### May 15th 2018 archive

I chose this article because the royal wedding of Prince Harry and Meghan Markle is right around the corner, and i wanted more insight about the couple. The author writes in a very descriptive way, giving the reader facts and knowledge about past royal couples and the controversy with certain pairs based on race, religion, ethnicity, etc. I knew of Meghan Markle from the tv show she starred in, Suits, but was not made aware of her attachment to Prince Harry until the past year. The article addressed the past women of the royal family and how race, class, and marital status is becoming less important, replaced with wealth. The pairs love story will be receiving a tv movie called “Harry and Meghan”, which will follow their romantic journey over the years.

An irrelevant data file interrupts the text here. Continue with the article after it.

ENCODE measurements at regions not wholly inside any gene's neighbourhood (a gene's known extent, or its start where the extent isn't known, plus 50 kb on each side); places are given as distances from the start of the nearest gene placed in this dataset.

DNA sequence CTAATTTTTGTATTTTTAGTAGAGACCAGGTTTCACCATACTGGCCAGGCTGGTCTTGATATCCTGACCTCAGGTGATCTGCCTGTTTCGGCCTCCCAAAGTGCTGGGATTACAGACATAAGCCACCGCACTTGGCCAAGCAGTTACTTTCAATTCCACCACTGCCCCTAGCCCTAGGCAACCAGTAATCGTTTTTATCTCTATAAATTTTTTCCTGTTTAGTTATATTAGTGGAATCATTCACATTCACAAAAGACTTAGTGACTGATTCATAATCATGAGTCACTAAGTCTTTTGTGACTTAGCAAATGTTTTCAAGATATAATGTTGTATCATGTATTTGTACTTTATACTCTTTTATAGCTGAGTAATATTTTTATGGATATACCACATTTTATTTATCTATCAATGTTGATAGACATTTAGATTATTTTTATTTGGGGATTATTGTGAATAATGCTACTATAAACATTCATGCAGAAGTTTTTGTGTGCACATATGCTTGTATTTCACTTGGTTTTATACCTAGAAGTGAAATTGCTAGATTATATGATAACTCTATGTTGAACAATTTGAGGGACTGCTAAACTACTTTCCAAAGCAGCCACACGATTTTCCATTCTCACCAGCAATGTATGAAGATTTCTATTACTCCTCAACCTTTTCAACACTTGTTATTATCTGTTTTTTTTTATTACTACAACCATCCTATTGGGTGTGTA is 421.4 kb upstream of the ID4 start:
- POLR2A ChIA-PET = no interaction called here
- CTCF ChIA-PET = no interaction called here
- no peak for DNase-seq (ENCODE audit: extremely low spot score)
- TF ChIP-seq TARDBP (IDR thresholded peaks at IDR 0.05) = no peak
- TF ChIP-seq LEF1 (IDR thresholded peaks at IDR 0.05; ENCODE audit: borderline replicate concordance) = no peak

This week we learned how to graph quadratic reciprocal functions, and learned some new vocabulary.

quadratic reciprocal functions will look one of three ways when graphed:

1. the parent function only touches the x-axis in one spot
2. the parent function doesn’t touch the x-axis at all
3. the parent function crosses the x-axis in two places

When graphing the parabola, you first find the asymptotes, invariant points, and then the location of the hyperbola.

Asymptotes are located at where the parabola crosses the x-axis. At the x-intercept(s) you can drop a dotted line vertically, and a dotted line horizontally. Depending on how many x-intercepts you have will dictate how many asymptotes you have.

Dotted in red:

Invariant points are located where your parabola meets the points on the y-axis 1 and -1. The parabola can have 0-4 invariant points. These dictate where you’ll draw the hyperbola.

Circled in blue:

Your hyperbola is the graph of the reciprocal of your original equation. For example: $2x^2+4$ becomes $\frac{1}{2x^2+4}$

When you graph the hyperbola, there’s no need to graph each individual point. Instead, you can just draw a curved line going through your invariant point and approaching zero.

Colored in purple: